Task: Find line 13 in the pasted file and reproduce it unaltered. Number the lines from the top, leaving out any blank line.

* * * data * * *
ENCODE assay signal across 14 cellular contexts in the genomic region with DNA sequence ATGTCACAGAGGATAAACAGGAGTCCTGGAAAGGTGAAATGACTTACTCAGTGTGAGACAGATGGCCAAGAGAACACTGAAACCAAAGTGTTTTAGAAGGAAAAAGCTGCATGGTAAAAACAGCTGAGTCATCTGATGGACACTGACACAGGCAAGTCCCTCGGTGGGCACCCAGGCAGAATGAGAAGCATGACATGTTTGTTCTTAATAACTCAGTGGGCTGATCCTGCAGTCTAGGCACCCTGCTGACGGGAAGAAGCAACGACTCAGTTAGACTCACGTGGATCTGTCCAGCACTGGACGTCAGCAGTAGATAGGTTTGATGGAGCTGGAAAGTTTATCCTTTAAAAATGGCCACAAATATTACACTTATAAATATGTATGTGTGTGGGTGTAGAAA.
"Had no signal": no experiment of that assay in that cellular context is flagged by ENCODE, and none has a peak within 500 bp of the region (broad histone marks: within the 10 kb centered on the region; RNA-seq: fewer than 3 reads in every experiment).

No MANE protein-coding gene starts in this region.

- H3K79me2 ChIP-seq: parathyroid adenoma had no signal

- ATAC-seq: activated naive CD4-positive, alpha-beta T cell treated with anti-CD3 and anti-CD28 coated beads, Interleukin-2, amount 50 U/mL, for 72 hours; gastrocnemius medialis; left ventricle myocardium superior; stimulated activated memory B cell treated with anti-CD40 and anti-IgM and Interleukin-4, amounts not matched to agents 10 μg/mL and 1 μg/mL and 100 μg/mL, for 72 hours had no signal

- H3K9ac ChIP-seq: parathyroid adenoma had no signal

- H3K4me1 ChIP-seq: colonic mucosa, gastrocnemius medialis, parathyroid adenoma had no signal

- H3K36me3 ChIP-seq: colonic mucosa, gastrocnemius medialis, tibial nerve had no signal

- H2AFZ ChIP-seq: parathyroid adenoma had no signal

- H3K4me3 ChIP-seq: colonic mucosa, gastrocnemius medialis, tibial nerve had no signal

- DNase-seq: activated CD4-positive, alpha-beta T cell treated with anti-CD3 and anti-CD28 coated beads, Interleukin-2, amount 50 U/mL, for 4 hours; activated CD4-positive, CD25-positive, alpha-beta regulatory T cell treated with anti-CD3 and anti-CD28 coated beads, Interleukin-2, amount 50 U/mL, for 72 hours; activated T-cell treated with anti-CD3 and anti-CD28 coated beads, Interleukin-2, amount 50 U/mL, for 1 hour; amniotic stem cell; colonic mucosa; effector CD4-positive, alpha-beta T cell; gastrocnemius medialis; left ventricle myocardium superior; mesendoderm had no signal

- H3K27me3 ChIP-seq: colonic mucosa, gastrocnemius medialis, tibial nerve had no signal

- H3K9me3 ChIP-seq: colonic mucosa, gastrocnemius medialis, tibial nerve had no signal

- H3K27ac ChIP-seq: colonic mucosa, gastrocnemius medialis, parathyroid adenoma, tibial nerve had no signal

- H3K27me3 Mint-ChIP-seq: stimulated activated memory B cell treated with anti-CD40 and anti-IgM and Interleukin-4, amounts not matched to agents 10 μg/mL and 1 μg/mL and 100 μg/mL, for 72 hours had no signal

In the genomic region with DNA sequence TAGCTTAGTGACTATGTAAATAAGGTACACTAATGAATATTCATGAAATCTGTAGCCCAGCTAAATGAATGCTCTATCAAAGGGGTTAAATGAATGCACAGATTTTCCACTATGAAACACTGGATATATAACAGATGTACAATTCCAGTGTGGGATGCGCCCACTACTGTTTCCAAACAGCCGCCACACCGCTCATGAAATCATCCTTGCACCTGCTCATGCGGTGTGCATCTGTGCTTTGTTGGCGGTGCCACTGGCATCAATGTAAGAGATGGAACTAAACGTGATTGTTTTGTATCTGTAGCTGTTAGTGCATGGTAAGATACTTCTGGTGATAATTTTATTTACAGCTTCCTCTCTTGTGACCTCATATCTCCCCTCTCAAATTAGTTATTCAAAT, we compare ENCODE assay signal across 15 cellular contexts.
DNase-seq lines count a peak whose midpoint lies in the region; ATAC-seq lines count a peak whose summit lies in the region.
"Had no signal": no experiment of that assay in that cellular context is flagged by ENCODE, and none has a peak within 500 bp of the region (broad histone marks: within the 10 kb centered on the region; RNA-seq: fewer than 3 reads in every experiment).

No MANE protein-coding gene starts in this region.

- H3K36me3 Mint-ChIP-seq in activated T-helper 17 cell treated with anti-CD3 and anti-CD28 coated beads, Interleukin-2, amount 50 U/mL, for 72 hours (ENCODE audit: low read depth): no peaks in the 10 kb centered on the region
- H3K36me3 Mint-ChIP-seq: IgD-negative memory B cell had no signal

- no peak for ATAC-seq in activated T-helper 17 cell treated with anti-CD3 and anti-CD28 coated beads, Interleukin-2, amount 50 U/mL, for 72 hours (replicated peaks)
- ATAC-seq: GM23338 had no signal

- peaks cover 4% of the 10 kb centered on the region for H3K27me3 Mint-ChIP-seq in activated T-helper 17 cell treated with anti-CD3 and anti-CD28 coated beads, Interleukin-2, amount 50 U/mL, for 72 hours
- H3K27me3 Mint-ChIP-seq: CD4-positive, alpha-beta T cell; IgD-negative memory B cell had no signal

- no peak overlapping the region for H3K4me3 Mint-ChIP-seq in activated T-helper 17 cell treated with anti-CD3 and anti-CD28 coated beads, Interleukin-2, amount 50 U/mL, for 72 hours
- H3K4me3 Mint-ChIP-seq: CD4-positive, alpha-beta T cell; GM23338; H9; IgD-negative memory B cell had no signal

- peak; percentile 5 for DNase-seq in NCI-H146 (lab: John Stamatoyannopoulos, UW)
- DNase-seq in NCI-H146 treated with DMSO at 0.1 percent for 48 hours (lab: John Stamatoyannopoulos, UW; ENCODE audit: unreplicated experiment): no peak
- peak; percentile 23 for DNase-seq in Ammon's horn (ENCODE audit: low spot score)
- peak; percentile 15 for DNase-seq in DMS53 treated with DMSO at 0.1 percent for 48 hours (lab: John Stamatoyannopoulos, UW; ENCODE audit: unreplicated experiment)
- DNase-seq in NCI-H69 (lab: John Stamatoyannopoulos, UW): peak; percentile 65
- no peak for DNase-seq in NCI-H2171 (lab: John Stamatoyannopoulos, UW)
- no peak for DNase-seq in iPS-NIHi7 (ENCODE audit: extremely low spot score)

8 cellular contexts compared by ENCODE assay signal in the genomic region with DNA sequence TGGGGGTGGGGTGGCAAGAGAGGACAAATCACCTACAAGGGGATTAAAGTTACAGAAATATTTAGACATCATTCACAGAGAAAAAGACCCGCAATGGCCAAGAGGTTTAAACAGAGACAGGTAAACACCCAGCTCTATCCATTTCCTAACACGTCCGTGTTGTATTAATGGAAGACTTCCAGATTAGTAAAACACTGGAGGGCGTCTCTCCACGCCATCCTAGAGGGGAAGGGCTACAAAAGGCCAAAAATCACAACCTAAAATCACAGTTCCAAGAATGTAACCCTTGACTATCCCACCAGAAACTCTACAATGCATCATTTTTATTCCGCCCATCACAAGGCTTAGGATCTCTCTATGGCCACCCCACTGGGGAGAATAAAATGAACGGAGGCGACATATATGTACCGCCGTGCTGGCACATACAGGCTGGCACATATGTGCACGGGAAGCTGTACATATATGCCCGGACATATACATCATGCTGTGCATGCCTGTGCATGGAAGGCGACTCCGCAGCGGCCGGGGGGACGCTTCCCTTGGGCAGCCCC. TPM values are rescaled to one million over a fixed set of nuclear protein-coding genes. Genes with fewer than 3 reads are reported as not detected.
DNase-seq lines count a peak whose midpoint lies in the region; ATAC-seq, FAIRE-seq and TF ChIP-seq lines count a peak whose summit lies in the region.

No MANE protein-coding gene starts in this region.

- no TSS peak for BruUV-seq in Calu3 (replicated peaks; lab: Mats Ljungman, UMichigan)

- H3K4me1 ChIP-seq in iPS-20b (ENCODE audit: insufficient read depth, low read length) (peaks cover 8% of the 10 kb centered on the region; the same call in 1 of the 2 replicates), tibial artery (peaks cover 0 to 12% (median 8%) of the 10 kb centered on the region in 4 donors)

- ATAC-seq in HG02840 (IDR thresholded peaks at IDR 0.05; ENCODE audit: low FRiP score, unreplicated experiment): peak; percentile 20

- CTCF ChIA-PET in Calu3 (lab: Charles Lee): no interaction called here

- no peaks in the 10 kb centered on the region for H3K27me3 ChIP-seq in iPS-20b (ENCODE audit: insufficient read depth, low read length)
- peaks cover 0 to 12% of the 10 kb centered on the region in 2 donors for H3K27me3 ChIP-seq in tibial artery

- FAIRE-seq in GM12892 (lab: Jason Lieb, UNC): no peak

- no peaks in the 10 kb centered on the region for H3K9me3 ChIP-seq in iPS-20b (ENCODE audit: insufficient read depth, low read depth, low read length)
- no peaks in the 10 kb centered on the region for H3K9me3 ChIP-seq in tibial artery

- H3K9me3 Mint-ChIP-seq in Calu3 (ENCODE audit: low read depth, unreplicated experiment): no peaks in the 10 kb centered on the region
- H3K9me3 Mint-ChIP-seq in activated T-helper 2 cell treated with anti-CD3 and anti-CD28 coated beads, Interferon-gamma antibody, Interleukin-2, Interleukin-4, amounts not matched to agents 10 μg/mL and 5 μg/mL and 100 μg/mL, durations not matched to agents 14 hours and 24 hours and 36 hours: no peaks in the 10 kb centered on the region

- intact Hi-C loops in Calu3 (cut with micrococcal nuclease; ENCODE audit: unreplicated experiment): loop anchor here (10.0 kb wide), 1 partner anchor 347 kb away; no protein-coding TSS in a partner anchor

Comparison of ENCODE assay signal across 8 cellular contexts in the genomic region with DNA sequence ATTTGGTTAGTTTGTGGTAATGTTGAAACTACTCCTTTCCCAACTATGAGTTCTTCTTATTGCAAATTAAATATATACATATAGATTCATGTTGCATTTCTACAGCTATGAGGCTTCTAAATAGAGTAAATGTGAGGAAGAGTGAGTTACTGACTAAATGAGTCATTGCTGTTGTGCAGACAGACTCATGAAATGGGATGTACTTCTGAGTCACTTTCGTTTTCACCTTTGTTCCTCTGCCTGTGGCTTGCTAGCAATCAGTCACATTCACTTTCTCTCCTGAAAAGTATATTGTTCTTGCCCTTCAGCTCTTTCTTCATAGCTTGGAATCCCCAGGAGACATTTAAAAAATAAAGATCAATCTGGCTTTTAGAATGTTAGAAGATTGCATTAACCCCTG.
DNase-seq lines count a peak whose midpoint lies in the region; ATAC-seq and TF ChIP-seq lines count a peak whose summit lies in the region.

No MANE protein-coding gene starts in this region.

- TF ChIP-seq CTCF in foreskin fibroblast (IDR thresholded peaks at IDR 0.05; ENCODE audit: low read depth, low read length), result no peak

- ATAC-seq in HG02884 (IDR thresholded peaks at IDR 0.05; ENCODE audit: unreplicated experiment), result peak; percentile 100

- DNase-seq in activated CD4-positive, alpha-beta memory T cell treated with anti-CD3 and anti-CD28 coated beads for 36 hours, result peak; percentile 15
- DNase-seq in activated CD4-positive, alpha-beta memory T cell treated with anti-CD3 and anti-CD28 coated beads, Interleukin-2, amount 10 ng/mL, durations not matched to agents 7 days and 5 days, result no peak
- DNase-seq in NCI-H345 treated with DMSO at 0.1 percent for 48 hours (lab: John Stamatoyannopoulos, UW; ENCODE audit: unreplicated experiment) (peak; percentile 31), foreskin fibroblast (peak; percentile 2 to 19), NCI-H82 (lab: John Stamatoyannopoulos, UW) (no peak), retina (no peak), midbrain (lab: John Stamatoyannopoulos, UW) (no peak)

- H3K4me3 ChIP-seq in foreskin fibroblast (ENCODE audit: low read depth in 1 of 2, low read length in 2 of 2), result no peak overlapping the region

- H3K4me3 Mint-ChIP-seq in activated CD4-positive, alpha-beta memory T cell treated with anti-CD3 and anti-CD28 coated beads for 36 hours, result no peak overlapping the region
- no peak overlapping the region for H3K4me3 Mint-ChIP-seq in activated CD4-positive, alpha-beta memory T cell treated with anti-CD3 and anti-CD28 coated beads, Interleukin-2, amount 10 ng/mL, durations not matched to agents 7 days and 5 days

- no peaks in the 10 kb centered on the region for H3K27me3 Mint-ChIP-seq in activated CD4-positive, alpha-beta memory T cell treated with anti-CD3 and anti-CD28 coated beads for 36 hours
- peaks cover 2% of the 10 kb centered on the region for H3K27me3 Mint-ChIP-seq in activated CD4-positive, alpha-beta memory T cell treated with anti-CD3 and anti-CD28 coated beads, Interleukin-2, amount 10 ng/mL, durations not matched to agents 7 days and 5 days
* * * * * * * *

- H3K9me3 ChIP-seq: colonic mucosa, gastrocnemius medialis, tibial nerve had no signal